Recovery from substance use disorder isn’t reserved for a certain type of person because substance use disorder itself doesn’t discriminate. It can impact anyone, regardless of age, gender, race, geography and socioeconomic status.
Recovery is for everyone, as the National Council for Mental Wellbeing so eloquently stated as part of National Recovery Month — recognized every September.
And everyone includes teenagers.
Just about every adult can attest to some type of turmoil during adolescence. However, statistics indicate that half of all mental health conditions emerge by the age of 14, although most go undetected or untreated, according to the World Health Organization. Suicide is a leading cause of death among teens, and depression is one of the leading causes of disease and disability among adolescents.
And lately, today’s teens have had to deal with an increasing emotional burden, as a global pandemic upended school, social opportunities, home life and financial stability. That burden, it appears, could be fueling an increase in substance use among teens.
A recent investigation by Reuters found that the rate of drug-related 911 calls involving teens increased by 43% last year as adolescents navigated remote learning and dealt with an absence of social or physical outlets. Among those emergency calls for help for teens, Reuters also noted that the need for naloxone — a drug that reverses an opioid overdose — increased by 34% from 2019 to 2020.
Parents, it appears, are concerned, too. A recent poll, conducted by the National Council for Mental Wellbeing, found that a majority of parents believe the fallout from the COVID-19 pandemic affected their child’s mental wellbeing and three-quarters of parents believe schools should offer mental health support services for students to alleviate the impact.
It is this intersection of needs, one that traverses mental health and substance use, where remote providers may be able to help clinical teams improve access to care for adolescent patients in need of treatment. Remote providers, such as the psychiatrists, psychiatric nurse practitioners, licensed clinical social workers and addiction specialists who work for innovaTel, allow mental health organizations to expand their portfolio of services to better meet the needs of the communities they serve.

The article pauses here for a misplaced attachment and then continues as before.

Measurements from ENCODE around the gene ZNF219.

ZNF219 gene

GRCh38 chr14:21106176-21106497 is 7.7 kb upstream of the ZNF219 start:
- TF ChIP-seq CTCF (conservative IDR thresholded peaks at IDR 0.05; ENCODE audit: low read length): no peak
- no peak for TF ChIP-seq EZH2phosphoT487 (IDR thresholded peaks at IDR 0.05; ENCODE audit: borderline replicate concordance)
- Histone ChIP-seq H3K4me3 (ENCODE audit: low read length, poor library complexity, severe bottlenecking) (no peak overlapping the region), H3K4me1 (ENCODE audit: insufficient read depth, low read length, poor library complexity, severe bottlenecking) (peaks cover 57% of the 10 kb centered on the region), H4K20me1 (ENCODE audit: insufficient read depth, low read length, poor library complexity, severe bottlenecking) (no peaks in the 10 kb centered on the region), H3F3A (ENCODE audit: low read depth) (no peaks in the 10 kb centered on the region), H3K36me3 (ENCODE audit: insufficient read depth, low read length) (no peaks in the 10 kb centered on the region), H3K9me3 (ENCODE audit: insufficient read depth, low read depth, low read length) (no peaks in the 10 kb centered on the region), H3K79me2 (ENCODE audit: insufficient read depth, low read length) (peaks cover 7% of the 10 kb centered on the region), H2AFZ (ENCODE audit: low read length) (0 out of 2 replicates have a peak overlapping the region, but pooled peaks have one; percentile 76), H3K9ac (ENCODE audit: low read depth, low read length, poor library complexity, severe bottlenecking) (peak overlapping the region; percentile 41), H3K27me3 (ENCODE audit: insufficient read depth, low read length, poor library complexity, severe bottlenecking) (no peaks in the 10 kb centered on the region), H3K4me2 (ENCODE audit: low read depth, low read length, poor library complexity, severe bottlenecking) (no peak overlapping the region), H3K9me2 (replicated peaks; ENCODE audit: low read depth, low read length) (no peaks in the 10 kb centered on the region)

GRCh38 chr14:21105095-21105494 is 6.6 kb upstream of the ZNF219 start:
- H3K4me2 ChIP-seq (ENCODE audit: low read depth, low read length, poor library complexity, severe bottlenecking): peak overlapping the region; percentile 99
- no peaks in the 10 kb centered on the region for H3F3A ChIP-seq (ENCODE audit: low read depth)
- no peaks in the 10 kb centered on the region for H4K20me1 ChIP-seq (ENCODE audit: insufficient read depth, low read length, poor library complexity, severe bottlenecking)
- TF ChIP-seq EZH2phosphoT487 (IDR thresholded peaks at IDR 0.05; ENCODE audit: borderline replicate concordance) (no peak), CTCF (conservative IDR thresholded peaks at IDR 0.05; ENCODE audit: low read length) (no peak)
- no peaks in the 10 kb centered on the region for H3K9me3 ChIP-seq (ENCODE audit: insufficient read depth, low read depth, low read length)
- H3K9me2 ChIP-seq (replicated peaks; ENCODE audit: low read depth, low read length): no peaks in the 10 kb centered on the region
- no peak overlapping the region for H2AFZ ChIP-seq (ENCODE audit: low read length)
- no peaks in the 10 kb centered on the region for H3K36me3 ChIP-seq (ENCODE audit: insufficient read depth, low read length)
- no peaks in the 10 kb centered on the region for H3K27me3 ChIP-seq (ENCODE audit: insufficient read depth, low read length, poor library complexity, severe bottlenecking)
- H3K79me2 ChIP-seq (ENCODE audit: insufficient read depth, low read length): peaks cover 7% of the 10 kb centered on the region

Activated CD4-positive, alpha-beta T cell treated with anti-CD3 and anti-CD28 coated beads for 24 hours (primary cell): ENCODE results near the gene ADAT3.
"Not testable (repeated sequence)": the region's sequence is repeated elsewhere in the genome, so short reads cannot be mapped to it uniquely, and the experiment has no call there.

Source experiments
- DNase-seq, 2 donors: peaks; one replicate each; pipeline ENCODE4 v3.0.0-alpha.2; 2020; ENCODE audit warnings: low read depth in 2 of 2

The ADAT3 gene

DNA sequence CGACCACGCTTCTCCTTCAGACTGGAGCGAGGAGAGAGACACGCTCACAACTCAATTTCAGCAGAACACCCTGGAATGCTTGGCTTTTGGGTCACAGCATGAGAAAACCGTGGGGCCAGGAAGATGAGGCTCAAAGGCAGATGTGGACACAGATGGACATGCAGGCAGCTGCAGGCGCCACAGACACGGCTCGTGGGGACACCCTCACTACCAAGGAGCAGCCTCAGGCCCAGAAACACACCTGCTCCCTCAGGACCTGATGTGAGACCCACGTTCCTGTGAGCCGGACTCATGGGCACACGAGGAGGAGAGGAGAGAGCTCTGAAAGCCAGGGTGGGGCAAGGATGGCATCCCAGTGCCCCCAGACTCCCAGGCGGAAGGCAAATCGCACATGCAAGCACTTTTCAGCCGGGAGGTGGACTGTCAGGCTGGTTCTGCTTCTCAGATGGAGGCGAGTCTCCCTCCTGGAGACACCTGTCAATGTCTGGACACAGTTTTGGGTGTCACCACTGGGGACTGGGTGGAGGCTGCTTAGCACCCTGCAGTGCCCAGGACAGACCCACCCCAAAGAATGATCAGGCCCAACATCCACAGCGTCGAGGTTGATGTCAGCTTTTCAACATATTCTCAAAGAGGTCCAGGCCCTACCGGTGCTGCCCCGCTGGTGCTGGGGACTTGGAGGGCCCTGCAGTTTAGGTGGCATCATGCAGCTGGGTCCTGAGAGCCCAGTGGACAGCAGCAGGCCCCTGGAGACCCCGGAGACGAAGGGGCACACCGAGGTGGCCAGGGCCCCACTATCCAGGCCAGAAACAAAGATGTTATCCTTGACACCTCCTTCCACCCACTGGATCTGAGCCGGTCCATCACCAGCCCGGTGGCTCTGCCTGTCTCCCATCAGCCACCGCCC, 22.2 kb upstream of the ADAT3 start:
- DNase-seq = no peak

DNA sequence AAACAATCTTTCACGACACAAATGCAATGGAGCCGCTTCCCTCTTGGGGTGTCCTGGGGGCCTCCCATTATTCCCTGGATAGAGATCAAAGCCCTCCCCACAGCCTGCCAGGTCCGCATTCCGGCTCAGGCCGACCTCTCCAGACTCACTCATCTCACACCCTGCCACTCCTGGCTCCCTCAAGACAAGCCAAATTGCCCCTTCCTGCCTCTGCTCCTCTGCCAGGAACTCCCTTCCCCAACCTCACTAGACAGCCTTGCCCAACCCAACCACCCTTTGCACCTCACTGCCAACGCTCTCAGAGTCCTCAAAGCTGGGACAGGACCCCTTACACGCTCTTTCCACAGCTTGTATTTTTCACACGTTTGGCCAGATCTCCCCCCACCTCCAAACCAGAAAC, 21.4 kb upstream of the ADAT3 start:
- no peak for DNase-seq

By improving access to care, mental health organizations are also making the possibility of recovery more accessible. And in the face of a growing need, National Council President Chuck Ingoglia recently highlighted the urgency for the introduction of additional resources for youth.
“The mark of the COVID-19 pandemic has gone beyond physical health. It has negatively affected children and adolescents during a crucial time for emotional development,” Ingoglia said, as part of a recent press release. “We must provide parents, teachers and community leaders with access to key mental health and substance use information and resources to improve wellbeing among young people as we navigate the new school year and beyond.”
Improving access, by expanding staff or diversifying treatment specialties, allows mental health organizations to meet patients where they are — and that includes adolescents.
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